On false imprisonment he contends that the judge ought to have left to the jury the question whether Miss Phillips indentified Dallison’s photograph when it was first shown to her by Detective Inspector Hep-worth. On any view this would not be the relevant question. The defendant was not present at that identification. He was informed about it by Detective Inspector Hep-worth, a credible informant. His evidence that he was so informed was not even cross-examined to. In any event there was, in my view, no evidence fit to go before a jury which conflicted with Detective Inspector Hepworth’s evidence that Miss Phillips did identify Dallison’s photograph. Mr. Jukes relied solely on what a shorthand writer who was not called thought that Mr. MacDermot, counsel for the prosecution, had said when announcing his intention of proffering no evidence at Bedford Quarter Sessions. Whatever statement of fact Mr. MacDermot made, it was not admissible evidence of the facts stated. It was hearsay. Counsel appearing for the Crown in a criminal prosecution is not the agent of the person bound over to prosecute to make admissions on his behalf. In any event, what Mr. MacDermot was reported as saying did not make good sense. It is common ground that he must in some respects have been misreported, but in what respect no one knows. The judge would, in my view, have been quite wrong to have left any question to the jury as to Miss Phillips’ identification of Dallison’s photograph before his arrest.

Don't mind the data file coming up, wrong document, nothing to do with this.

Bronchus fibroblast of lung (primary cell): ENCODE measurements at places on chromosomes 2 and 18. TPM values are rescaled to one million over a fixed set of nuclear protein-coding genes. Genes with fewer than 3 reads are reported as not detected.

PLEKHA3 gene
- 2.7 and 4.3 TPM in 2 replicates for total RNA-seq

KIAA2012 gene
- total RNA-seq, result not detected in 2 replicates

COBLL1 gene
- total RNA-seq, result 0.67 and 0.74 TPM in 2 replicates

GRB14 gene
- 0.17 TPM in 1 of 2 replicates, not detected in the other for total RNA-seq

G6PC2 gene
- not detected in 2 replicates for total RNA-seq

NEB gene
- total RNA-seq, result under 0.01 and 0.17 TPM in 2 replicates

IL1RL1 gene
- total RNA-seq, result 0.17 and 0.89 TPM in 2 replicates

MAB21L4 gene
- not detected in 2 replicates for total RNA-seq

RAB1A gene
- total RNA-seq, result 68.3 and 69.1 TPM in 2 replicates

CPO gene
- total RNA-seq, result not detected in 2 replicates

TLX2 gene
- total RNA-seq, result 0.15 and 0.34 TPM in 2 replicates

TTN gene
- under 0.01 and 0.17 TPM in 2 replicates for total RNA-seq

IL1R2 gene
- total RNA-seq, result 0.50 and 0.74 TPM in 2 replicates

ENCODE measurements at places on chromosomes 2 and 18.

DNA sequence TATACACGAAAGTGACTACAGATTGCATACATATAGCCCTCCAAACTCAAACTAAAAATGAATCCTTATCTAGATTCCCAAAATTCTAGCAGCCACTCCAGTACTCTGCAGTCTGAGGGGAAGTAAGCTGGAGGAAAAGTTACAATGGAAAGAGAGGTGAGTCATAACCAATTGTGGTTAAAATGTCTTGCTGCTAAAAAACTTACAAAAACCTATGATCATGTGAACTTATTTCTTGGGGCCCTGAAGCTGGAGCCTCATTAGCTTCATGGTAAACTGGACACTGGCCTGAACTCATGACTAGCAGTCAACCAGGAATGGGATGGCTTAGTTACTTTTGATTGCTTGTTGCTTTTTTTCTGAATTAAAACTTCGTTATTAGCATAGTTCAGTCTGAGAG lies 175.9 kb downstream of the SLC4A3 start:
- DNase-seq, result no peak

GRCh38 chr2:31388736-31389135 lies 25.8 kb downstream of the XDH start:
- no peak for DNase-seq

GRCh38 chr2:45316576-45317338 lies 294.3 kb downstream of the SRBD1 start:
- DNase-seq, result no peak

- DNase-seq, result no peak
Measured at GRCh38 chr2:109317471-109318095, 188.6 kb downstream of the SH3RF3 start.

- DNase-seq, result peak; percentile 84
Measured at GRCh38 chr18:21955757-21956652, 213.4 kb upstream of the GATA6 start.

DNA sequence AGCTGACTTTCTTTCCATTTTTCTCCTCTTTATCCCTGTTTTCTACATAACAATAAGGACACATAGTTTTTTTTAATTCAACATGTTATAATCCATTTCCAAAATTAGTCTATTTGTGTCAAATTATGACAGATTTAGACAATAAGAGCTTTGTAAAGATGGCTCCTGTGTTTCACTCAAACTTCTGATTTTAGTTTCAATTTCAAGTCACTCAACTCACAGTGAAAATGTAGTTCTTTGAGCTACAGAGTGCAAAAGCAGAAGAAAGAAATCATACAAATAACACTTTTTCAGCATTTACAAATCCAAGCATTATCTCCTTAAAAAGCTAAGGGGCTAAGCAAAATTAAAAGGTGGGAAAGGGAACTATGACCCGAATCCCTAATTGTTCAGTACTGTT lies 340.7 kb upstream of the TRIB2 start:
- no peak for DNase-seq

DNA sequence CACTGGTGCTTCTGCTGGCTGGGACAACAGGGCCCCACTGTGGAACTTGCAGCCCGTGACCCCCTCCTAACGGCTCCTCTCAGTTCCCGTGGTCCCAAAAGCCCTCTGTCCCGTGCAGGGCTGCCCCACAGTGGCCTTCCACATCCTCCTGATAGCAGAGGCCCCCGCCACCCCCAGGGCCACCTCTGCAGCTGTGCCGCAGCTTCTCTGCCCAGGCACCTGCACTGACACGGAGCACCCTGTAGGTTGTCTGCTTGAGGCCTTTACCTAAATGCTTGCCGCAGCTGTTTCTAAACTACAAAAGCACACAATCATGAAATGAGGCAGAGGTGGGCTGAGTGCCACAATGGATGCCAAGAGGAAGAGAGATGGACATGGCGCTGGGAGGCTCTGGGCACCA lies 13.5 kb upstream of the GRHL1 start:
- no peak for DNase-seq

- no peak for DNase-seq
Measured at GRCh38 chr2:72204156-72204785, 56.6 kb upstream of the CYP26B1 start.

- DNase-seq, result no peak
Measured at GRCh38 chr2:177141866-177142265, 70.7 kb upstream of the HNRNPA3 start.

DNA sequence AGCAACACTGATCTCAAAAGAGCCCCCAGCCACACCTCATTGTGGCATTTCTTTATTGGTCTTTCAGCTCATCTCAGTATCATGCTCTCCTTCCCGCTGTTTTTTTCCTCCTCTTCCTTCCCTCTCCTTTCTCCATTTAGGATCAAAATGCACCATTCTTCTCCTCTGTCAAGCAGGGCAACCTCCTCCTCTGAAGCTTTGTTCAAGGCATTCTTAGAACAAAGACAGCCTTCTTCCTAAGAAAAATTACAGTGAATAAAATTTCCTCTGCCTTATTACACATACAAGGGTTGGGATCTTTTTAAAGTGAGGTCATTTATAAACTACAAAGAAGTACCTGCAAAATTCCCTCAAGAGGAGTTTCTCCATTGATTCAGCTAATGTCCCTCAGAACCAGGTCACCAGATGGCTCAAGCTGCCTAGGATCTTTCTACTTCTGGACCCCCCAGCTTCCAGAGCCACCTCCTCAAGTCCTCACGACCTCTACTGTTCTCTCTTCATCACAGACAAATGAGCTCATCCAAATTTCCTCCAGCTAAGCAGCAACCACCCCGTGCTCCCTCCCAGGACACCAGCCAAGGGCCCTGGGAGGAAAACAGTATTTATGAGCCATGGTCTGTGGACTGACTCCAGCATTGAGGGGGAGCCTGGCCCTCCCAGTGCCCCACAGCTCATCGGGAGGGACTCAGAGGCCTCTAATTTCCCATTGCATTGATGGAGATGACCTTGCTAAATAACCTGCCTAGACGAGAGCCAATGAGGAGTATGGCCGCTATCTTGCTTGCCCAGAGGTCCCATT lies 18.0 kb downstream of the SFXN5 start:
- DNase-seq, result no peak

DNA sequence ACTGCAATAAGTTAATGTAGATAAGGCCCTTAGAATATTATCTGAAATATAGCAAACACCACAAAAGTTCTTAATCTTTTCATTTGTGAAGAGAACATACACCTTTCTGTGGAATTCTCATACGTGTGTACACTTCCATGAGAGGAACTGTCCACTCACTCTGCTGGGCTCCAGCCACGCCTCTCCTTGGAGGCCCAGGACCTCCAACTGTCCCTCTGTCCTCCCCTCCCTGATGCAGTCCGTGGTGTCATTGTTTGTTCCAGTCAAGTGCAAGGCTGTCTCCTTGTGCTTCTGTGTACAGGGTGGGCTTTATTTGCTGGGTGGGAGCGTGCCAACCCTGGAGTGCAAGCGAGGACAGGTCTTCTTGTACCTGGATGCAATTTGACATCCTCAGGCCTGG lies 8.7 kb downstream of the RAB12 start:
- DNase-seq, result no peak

What, then, was the position at the date of Dallison’s arrest? His photograph had been identified by Miss Phillips on April 9 and that identification had been confirmed by her on April 13. James Long had blurted out the information that Dallison was in Dunstable on the relevant date, but had retracted when he knew that investigations were being made into the crime. Here was ample reasonable and probable cause for the arrest. When arrested, Dallison supported his protestation of innocence by an alibi that he was working at Clapton. This, he claimed, could be supported by a man, who was working with him as his employee but whom he knew only as “Jock,” whose address was unknown to him and whom he had encountered in a public-house which he could not identify – an alibi with a familiarly suspect ring. Instead of taking Dallison straight to Dunstable the defendant, at Dallison’s request, took him to Clapton to see whether or not there were witnesses there to his alibi. The only witness then

[1965] 1 Q.B. 348 Page  374

 

found there could say only that Dallison was at Clapton at an hour which would have given him time to get to Dunstable and commit the crime. The defendant also took Dallison to his own house near by, though not at his request, and with his consent searched the house and found nothing incriminating. He was then taken back to Dunstable.